Sunday Blog Share: Danny Extorts Andrew…

Since I began blogging, I’ve been an avid fan of Danny the Dog, who lived on a houseboat with Andrew, his human. Danny was a writer, adventurer, and source of witty entertainment for years. On Tuesday the 18th, Danny passed on after a much-loved life. My condolences to his friend, Andrew. I know Danny will be sorely missed. This was his last post. Read and smile.

Danny Extorts Andrew

Danny the Dog

Good morning, everybody. It is I, your favorite dog, Danny the Dog. At least I’m your favorite dog that pens a monthly epistle here on Chris’ blog.

I write about my life, my loves, and my losses—although I do not lose very often. Today, I’m here to tell you about one of my wins. And of course, it’s a win against my arch-nemesis, Andrew, my human.

For those of you who follow my exploits on a monthly basis, you know of my love of turkey slices. How every morning when Andrew and I come in from our walk, he’ll give me a few slices. And you’ll also know that we live on a boat. I only mention that because it has a bearing on my story.

So here’s the set-up. Boats have cockpits—it’s the place you steer from. There are also seats and/or benches where people (or dogs) can sit around and enjoy being out on the water. Me, I don’t get it. I love air-conditioning and all it entails…

Continue Reading: Danny Extorts Andrew…

 

❤ A small note: The link above is not to Andrew’s site. If you wish to visit, read his stories, and take in his photos, Andrew’s blog is Here.

On Vacation in Hawaii (without the girls)

My husband and I are on vacation, our first in 15 years. Why has it been so long? We could blame it on kids, work, unemployment, lack of funds, family obligations, broken down cars and leaky roofs, college educations, and a host of other excuses. Here’s the real reason- my husband has two girlfriends.

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Honey and Lulu

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Honey and Lulu are sisters. The “girls” haven’t spent one day in a kennel since we rescued them in 2004. I think they might be spoiled.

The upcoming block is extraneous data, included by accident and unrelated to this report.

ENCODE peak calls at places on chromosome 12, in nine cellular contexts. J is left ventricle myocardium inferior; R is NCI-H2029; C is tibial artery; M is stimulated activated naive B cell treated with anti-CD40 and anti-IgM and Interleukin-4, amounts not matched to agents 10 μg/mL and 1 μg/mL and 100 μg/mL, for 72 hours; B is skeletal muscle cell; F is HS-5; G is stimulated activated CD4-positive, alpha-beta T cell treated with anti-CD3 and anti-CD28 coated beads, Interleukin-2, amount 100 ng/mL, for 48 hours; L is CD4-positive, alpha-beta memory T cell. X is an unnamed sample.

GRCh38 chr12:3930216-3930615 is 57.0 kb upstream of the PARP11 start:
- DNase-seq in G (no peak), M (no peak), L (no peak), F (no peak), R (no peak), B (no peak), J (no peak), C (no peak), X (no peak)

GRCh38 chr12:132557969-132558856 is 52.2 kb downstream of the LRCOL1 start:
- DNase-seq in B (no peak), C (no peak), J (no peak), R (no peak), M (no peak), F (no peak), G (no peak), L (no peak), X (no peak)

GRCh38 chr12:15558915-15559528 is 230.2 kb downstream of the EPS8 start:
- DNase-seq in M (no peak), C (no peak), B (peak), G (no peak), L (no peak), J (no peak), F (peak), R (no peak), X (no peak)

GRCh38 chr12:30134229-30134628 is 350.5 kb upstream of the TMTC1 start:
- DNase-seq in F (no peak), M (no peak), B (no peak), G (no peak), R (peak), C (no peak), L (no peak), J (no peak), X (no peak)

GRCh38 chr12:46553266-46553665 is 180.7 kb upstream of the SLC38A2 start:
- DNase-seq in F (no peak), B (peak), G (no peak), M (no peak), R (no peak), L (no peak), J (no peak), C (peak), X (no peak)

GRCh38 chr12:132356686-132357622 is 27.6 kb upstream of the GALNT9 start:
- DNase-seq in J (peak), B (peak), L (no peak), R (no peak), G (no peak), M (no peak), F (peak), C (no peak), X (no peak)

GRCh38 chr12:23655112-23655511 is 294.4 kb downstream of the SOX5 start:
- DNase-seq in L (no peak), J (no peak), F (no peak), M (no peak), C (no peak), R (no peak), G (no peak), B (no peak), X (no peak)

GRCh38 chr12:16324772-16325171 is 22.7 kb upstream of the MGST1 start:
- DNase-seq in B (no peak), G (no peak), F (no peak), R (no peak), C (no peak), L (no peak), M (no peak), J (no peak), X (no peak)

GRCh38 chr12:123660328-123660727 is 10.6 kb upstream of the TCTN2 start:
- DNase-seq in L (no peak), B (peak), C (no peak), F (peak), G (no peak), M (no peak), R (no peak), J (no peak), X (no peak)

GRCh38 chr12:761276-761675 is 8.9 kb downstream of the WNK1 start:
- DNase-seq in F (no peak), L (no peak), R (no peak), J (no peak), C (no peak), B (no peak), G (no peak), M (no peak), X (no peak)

Well, one of our human kids offered to fly up from LA and dog-sit for a week. It was the only way my husband would agree to leave his loves. I’ve dragged him reluctantly off to Hawaii for a long overdue vacation. We arrived yesterday afternoon and my husband has only called home four times 🙂

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We arrived to wind and cloudy skies

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The sun turned the Pacific silver.

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The sky began to clear as the day waned.

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Sunset over the Pacific

I closed comments for this one, so the hubby gets a bit of undivided attention. Wishing everyone a wonderful week. ❤

 

Writing Animals into your Story

dog7On occasion, authors may choose to write animals into their stories. Animals can be valuable additions if done well. They can also detract from a story if an author isn’t careful.

I’m not talking about anthropomorphism in this post – the attribution of human characteristics to animals. Animals that bake cakes, sing show tunes, communicate by telepathy, shapeshift, form armies and conquer cities are more open to an author’s creative interpretation, and often human authenticity matters more than the animal traits.

I’m talking about your everyday animals (including imaginary creatures) that our characters share the world with and encounter in their daily lives and adventures.